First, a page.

Jose Aldo shaking Kenny Florian's hand at UFC 136. - Photo by Esther Lin of MMA Fighting
UFC 156 promises superb action to accompany the featherweight superfight this weekend. If history is any indication, the 'don't blink or you'll miss it' principle should be in full effect, and these five fights explain why.
I'm in the minority about a lot of things, I find. Especially as I get older. I thought the Dark Knight Rises was all kinds of dumb and can't stand Bane's spinning inverted (?) superman punch (though it's a fun film in iTs own way). Wonder Showzen is better than Family Guy, and South Park (combined). And hockey is more exciting than football. Especially when this happens.
And so like everything else, I'm in the minority about Frankie Edgar. I think he should still be at LW. The fact that he was so competitive with the world's top LW's is evidence enough that he belongs there. There are few things sillier than having a debate about whether or not a division champ belongs in the one place he holds the gold in. But I get it. He's not dominating enough, and therefore makes the division feel stagnant...to which *I say*...but alas...
With those tears expunged, it'll be interesting to see how Edgar deals with someone as fast as he is. FW is a division still in flux. Would-be contenders are now out of the mix, with Erik Koch's eye still bleeding from the beating he received from Ricardo Lamas. Hatsu Kioki, meanwhile, didn't have enough extraneous hair to waive around arbitrarily in order to convince the judges of his 29-28 victory over Clay Guida. It's a little ironic that the man said to deprive the life of one division is now breathing life into another, but it'll prove to be a hell of a fight, so enough bickering.
What fights tell us the story of UFC 156?
It's probably true that Urjiah Faber is a better facsimile to Edgar than Florian, but I think Edgar and Florian share a much more important trait. Where Faber is erratic, Edgar and Florian are both calculating. Neither waste much energy. There are major differences in their game, but at the time, many saw Florian as Aldo's greatest threat.
This fight doesn't get enough credit for being so technically brilliant (especially in the brief exchanges on the ground). Aldo was never in trouble, but a mentally lesser fighter (or a fighter not as smart as Aldo I should say) would have succumbed to the technical pressure Florian was putting on in the first two rounds. Kenny mixed in his own array of leg kicks with well-timed takedown attempts. But what I think makes this fight interesting is that Aldo is great at scrambling; his fights take place on the feet because when fighters get deep on him, he's adept at swiveling to the side, or limp legging until he and his opponent end up in the clinch where he's as good as anyone else. But whereas that will work on the plodding wrestling of someone like Florian, I'm not sure it'll play out that way against Edgar.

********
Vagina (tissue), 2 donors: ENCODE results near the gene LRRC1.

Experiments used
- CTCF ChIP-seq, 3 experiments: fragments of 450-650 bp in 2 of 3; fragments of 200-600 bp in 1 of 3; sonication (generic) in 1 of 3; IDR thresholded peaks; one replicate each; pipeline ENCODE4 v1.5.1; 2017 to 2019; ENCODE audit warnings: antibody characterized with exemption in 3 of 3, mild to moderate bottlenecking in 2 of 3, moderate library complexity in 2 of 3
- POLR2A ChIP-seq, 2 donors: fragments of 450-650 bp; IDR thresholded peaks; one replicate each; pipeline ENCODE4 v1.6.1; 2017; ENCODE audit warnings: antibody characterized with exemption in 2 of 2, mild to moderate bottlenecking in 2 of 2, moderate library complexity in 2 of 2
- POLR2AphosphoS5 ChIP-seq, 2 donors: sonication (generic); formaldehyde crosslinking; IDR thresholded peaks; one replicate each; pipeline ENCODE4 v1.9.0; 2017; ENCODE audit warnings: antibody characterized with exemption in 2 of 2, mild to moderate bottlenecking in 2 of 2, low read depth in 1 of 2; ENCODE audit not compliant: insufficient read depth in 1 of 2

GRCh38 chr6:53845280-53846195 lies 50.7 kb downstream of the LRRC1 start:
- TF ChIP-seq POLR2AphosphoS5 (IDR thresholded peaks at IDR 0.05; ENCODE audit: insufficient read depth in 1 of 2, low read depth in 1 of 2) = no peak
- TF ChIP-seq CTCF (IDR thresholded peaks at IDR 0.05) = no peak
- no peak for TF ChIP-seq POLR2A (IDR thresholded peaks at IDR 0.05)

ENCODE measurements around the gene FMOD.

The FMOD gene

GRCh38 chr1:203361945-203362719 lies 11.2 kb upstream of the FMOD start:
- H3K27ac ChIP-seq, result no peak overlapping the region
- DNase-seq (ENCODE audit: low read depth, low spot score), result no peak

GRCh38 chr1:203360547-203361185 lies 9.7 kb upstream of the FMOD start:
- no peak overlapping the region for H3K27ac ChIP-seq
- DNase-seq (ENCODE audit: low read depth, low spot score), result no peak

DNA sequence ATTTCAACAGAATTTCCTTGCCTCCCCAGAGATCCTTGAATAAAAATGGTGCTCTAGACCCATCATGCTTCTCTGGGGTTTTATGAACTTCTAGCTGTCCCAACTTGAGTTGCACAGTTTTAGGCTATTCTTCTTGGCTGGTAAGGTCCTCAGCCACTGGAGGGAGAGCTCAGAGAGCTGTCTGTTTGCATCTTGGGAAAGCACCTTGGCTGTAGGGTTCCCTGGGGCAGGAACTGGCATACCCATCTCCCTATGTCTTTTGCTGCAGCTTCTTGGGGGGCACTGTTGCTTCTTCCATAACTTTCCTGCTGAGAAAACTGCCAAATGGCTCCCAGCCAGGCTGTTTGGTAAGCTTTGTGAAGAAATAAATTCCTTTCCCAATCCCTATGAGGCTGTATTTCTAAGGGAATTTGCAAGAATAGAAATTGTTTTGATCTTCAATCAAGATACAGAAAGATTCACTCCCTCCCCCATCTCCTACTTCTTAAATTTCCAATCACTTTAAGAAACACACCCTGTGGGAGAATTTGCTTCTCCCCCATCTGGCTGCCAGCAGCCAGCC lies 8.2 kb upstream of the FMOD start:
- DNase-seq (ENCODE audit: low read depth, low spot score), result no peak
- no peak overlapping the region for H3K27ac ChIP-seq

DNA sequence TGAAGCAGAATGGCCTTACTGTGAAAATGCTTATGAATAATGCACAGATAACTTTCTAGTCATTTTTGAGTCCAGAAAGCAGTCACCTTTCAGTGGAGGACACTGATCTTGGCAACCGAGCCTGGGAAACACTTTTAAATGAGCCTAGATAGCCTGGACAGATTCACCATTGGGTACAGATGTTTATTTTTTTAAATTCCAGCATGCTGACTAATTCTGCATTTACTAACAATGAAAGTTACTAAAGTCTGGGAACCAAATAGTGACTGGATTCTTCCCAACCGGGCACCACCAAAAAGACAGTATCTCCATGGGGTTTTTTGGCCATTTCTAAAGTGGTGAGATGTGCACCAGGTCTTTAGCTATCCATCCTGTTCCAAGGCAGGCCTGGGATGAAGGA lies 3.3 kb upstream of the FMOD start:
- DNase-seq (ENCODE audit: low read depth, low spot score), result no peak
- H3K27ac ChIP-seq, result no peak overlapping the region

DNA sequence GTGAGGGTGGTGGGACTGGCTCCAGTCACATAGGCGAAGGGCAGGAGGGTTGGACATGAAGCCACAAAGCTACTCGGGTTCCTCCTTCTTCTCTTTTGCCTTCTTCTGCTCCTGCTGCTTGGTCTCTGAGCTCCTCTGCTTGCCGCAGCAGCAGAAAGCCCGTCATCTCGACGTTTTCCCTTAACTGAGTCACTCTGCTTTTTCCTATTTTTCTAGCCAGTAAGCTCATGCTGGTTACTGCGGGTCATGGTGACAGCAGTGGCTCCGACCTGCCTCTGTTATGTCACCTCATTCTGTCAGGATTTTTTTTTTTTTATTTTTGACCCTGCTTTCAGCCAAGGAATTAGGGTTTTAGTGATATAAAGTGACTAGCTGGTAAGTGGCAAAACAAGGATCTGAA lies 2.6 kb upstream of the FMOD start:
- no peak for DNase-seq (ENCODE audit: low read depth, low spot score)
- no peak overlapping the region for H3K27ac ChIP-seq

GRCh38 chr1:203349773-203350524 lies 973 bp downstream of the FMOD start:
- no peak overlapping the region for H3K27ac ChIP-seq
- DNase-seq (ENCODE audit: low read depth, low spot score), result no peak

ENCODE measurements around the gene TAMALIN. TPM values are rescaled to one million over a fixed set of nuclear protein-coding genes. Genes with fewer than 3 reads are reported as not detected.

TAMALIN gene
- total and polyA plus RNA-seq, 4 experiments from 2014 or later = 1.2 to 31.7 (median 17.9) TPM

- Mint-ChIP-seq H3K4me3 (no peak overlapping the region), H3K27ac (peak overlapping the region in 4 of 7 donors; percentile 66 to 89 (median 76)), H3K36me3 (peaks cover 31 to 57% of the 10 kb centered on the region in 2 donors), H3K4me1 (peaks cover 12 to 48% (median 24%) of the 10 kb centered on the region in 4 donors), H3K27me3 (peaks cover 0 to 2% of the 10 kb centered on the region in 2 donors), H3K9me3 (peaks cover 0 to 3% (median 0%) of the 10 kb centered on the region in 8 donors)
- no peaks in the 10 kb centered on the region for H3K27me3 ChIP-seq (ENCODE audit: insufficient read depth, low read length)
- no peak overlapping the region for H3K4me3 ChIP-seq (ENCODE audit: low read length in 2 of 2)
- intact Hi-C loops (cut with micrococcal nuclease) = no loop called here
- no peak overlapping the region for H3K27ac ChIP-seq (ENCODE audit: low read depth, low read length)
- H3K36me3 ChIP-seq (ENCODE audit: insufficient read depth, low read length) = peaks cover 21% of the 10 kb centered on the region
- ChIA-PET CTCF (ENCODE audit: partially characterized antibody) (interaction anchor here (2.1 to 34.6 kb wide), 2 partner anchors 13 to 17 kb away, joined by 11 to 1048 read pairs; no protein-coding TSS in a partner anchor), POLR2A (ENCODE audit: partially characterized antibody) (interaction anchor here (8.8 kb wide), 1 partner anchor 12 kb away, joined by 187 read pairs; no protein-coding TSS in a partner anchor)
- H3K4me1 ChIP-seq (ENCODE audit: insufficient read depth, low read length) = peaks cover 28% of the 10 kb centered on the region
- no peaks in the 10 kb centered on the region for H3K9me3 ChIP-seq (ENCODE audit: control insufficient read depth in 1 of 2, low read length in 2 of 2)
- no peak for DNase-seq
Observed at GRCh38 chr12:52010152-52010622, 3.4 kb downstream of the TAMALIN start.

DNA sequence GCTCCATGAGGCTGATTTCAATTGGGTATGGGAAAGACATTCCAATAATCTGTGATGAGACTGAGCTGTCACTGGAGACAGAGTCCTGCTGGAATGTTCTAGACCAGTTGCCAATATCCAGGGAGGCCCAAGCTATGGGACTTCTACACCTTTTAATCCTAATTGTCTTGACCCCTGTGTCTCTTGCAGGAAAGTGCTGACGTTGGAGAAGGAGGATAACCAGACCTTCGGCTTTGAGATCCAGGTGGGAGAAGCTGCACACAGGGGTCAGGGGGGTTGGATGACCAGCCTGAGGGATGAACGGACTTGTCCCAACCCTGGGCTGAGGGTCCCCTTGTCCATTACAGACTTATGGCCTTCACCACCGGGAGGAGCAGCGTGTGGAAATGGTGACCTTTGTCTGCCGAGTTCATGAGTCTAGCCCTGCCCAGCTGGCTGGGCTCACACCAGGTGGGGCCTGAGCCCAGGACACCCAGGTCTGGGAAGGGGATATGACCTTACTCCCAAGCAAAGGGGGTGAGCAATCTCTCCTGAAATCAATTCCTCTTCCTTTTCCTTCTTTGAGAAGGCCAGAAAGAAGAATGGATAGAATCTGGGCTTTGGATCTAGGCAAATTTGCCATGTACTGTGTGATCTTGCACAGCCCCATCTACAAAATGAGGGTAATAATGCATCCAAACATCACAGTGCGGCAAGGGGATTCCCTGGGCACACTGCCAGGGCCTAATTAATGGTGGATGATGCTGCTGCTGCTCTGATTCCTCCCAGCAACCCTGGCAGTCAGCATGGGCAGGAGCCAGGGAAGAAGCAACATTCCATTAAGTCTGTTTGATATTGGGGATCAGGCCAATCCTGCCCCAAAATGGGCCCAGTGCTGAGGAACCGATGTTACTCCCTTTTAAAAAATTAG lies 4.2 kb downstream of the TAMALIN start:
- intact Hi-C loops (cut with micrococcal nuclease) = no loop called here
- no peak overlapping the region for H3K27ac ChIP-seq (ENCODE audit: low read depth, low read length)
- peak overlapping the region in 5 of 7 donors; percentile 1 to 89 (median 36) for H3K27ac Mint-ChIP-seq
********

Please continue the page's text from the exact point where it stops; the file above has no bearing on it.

I think Edgar will get takedowns. I don't think there's anyone else who can hit a double like Edgar, wrestling credentials be damned. It's Edgar's key to victory because he's doomed if he keeps it standing. If Aldo wins, it'll look like his fight with Florian, but with a brutal, decisive finish before the third round ever begins.
Watching Rashad Evans fight Antonio Rogerio Nogueira will likely be somewhat formulaic. Evans will pick his shots, landing a good portion of them, but most of the match will feel transitional. It'll go to the ground, back to feet, then back to the ground, rinse repeat. Despite making Rashad seem boring, I enjoy watching Evans fight. Still, I refer back to the Thiago scrap because Evans seems like he's always in danger of getting rocked at the last minute. ‘Lil Nog' doesn't have enough power to replicate that experience, but even if he does, expect the outcome to be the same. Evans is still an elite fighter. Nog-lite is not.
Overeem fans won't like this pick, but it's the perfect fight in terms of symbolizing the best, and worst in Alistair, which you can watch here. Antonio Silva is exactly the kind of guy Overeem doesn't want to be fighting passed the first round, assuming he's been able to eat his best shots.
Against Sergei, Overeem was blistering within the first few minutes. Indeed, the first two minutes are a good indication of what his match with Silva will look like. Bigfoot, like Sergei, is not great defensively, so he will take a few at some point. It's just a question of whether or not he can handle those punches.
Obviously, Overeem has changed over the years. He's gone three rounds since then, and toughed it out in K-1 against Tyrone Spong. But intangibles are much harder to change than muscle mass, so hopefully we learn more about Overeem's improvement against Silva.
Anytime these grappler vs. grappler fights occur, it's often disappointing. Why? Because grapplers feel like they have to turn into strikers in order to win. While I don't expect anything on par with Sakuraba/Newton, Tokoro/Callum, or Stevenson/Sotiropoulas, I do think Fitch will engage with Demian Maia on the ground at some point, and it might look like something like Fitch's match against Sanchez.
I forgot how fun this fight was. Especially Diego's cannonball sprint to start the match. Thankfully Maia is under no illusion that Fitch is a comparable grappler, so he'll do what he can to get the fight to the ground. I prefer Fitch, but he's prone to mistakes. Except unlike as he did against Diego late in the third round, don't expect Jon to just walk out of a locked triangle choke against Maia.
I don't have much to offer in the way of analysis with Ian's fight with Benavidez. It's gonna be a token flyweight scrap. I think McCall made some errors in his rematch with Johnson, but everything you need to know about McCall you can find in his fight with Darrell Montague here, who himself is likely UFC bound.